An analysis by Bloomberg Economics concludes that a full-blown trade war could cost the global economy US$470 billion. It's an extreme scenario, economists Jamie Murray and Tom Orlik concede, "but it's no longer an impossible one."
Claiming national security as rationale, US President Donald Trump has imposed a 25% tariff on steel and 10% on aluminum imports, with some exemptions, and indicated levies on more goods and services. Stoking fears of a trade war, EU Trade Commissioner Cecilia Malmstrom said protectionism was being used "as a weapon to threaten and intimidate us" and vowed to "stand up to bullies."
China, Germany and the European Union have said there would be "no winners" in a trade war, and Bloomberg Economics' analysis quantifies that assertion. Murray and Orlik say America will lose along with the rest of the world, with the US economy 0.9% smaller than what it would have been had there been no Trump tariffs (the assumption is 10% on average).
The tariffs will stoke inflation in the US, first of all, which will dent consumer demand that in turn will have an impact on overall exports into the US by other countries. US exports will also get hit as other markets slap tariffs on American goods like sorghum (as China threatens to do) and bourbon and blue jeans (as the EU is reportedly considering).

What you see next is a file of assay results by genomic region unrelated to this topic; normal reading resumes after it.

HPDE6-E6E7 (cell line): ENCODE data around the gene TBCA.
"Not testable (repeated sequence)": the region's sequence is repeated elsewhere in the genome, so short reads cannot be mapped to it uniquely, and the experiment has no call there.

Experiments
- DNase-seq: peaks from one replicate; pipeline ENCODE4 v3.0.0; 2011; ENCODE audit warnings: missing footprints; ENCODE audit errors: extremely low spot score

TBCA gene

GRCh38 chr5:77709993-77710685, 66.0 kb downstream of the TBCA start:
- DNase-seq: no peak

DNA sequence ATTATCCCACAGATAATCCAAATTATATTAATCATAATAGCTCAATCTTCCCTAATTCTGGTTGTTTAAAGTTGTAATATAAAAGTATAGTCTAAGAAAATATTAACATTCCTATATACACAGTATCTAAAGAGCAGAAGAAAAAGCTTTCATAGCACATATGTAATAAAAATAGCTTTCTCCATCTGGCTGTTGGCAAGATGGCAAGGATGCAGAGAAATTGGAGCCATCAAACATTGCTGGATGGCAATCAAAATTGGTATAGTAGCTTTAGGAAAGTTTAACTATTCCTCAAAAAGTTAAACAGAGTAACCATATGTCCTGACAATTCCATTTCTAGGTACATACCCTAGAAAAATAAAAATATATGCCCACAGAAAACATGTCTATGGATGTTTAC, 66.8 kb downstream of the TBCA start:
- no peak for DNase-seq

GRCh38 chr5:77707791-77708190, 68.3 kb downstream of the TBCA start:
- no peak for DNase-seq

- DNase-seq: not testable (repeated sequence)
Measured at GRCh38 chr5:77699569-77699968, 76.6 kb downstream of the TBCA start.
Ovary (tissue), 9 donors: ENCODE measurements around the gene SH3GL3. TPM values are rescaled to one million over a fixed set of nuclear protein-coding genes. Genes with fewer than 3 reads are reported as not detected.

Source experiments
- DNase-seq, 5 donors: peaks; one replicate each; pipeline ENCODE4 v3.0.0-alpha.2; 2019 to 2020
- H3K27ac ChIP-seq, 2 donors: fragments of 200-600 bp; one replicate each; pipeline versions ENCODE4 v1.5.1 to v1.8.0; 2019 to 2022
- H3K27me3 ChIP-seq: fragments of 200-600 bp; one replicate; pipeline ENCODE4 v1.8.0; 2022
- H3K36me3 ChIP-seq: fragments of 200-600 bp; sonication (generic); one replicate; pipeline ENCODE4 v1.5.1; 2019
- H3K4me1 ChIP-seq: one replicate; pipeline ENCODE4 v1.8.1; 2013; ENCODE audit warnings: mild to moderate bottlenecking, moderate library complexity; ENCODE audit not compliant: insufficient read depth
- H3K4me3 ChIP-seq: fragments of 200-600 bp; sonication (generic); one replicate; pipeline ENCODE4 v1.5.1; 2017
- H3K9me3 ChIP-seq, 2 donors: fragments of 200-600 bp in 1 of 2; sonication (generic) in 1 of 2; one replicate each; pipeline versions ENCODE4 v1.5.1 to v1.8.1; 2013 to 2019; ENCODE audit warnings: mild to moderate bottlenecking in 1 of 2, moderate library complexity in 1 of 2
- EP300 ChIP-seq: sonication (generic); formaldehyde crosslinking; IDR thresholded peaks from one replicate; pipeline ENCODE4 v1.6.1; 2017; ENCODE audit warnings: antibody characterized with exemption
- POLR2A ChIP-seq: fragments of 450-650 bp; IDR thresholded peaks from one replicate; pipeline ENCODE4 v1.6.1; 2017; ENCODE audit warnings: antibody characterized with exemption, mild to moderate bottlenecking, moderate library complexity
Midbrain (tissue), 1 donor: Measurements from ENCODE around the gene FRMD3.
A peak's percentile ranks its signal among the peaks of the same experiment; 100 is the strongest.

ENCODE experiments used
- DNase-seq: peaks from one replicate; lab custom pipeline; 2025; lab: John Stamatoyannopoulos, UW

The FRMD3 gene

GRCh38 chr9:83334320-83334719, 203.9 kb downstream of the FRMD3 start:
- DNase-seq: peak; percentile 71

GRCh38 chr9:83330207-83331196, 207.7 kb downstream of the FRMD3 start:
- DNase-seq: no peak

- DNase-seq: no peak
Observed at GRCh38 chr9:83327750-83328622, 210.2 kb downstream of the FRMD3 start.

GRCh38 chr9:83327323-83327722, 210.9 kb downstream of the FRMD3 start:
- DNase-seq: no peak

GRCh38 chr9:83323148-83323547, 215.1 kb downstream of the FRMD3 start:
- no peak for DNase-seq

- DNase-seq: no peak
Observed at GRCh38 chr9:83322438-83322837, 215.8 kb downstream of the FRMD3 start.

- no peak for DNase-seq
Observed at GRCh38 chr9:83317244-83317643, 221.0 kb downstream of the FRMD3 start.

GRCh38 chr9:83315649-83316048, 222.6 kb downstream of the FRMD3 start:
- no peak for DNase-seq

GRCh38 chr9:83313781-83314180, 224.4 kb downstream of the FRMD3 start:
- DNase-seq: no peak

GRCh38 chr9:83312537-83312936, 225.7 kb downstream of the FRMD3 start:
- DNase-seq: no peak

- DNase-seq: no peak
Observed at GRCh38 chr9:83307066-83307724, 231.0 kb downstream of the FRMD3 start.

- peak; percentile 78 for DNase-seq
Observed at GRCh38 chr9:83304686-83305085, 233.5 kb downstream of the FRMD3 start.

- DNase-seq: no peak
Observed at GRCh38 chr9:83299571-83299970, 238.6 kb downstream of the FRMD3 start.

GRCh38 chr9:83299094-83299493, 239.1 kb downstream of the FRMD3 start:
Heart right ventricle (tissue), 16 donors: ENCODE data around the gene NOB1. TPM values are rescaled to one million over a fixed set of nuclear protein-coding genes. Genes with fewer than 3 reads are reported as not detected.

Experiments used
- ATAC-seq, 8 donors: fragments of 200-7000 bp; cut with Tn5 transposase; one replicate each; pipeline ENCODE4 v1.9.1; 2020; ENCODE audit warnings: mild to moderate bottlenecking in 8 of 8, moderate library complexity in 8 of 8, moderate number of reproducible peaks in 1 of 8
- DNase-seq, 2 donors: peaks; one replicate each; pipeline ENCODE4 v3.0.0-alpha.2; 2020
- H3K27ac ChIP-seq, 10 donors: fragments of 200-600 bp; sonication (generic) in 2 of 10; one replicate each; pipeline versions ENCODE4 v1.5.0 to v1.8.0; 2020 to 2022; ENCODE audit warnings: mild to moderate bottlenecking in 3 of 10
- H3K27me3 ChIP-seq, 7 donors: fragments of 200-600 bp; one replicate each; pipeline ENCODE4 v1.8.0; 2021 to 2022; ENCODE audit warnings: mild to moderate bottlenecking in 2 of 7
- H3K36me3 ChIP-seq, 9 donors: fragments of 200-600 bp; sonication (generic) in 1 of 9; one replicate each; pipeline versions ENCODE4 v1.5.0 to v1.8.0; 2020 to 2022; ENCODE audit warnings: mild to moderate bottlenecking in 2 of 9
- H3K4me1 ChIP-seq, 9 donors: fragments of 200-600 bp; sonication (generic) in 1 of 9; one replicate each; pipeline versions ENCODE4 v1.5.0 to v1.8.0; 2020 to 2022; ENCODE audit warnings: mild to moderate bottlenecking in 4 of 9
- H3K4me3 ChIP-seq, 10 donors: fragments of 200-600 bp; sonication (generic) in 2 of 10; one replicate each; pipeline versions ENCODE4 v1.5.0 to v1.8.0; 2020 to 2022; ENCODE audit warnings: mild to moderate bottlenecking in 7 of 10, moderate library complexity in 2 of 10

The Bloomberg Economics model estimates that global trade would be 3.7% smaller than its baseline forecast. Competitiveness and productivity will suffer as protected industries will no longer be incentivized to innovate, become more efficient and prioritize sustainable growth. There will be also be less sharing of technology and ideas in a protectionist world.
Smaller global economy
Murray and Olik say the impact of US tariffs on the global economy would be felt modestly this year. They estimate the hit to global GDP growth at 0.2 of a percentage point in 2019 and 0.3 of a percentage point in 2020. Assuming the US levies 10% tariffs on imports and retaliation by the rest of the world, the the global economy would shrink by 0.5% in 2020 than the baseline, no-tariff forecast -- which is equivalent to US$470 billion.